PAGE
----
Lonicera japonica / periclymenum / x heckrottii / x brownii / x tellmanniana / caprifolium
The Honeysuckles are particularly liked for their blossoms and fragrance, however, they are fussy in terms of position and water provision. Nevertheless, if selected properly, they are invaluable for façade greening. Details about the various species see below.
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(European or Common Honeysuckle; Woodbine)
This is the only truly native or wild honeysuckle, which can be found eg in Jutland or in the coastal forests along the Baltic Sea. Commercially available are almost without exception the more abundant, more striking and long flowering cultivars of the indigenous honeysuckle, usually with lush dark green foliage, such as "Serotina", "Belgica" and "Thomas Graham." Flowering time from June to September, after this initial main flowering, plants may flower again in batches.
In comparison with the very similar cultivars of L. x heckrottii, the indigenous L. periclymenum grows more vigorously, is a stronger twiner and can be trained to greater heights. Lovely fragrance!
Rods or wire ropes with horizontal support ropes to prevent collapsing, horizontal rods or similar.. fence mesh, pergolas, arbours etc.. For suitable support systems refer below. Light and Medium Support Systems but better Heavy Duty Support Systems.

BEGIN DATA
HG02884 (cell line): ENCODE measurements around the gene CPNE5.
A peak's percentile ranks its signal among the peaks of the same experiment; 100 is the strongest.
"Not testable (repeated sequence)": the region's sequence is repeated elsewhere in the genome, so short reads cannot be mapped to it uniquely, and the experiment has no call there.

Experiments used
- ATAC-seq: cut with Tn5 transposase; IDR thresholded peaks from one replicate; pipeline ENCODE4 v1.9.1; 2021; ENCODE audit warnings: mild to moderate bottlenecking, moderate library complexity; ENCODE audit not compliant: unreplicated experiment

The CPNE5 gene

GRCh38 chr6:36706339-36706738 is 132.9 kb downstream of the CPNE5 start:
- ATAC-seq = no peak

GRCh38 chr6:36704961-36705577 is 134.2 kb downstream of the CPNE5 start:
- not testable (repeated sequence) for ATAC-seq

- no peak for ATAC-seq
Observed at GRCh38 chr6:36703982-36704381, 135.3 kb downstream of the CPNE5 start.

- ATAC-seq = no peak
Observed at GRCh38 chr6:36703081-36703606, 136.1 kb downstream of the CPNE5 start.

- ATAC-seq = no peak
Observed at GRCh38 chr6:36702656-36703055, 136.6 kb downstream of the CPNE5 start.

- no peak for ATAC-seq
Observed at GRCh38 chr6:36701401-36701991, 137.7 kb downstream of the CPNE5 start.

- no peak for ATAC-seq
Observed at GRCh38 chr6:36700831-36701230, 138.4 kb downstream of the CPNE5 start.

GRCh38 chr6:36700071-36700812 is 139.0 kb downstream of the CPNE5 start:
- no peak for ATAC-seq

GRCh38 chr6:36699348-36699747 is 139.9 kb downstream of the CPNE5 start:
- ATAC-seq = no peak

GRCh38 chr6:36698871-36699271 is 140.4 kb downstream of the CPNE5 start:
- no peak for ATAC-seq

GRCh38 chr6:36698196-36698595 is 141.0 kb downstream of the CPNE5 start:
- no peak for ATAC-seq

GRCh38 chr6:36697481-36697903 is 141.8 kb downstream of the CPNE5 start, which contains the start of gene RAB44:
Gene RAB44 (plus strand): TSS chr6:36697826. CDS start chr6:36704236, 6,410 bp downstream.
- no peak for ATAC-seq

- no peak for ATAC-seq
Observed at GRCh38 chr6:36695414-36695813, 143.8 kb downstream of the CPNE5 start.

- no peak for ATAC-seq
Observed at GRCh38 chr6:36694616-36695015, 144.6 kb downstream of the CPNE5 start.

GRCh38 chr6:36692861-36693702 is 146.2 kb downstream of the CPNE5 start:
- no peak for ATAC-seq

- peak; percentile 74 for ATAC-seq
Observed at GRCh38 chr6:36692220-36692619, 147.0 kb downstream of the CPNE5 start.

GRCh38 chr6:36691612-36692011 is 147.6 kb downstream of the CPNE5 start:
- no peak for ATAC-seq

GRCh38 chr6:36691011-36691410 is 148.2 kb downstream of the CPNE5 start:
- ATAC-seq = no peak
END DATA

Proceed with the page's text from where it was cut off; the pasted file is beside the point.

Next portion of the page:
Twiner, moderate growth habit, light to medium stem formation. New shoots appear early, foliage from April to October; the "Evergreen or Henrys Honeysuckle is described separately. Some Lonicera species grow like shrubs.
Flower and Fruit
Commercially available are usually the species and hybrids with abundant, long-lasting blossoms; the native species being less in demand. Flower clusters depending on species either white, creme, yellow to orange, pink and red. Black, red or orange - mostly slightly poisonous - berries follow later on; bird food in autumn. Some species exude a heavy perfume in the evening and morning.
Cutting back into the old wood to approx. 0.5 m height, before the young shoots appear, is necessary for at least some selected stems to prevent the plant from becoming bare. A summer cut into green shoots is unproblematic and encourages branching.
Prefers a sunny to semi-shaded position, not full sun exposure. In full shade the plant tends to become leafless and it may also become susceptible to mildew. Fresh to moist, nutrient rich and even heavy, clayey garden soils with some humus. The roots need to be protected from changes in temperatures and from drying out, hence the root area should be shaded, for example with a large rock. Locations with high humidity (eg along coastlines and inland waters), high groundwater level (water meadows; riverine floodplains) and protection from wind promote growth. Lack of water in a hot position leads without fail to heavy louse infestations.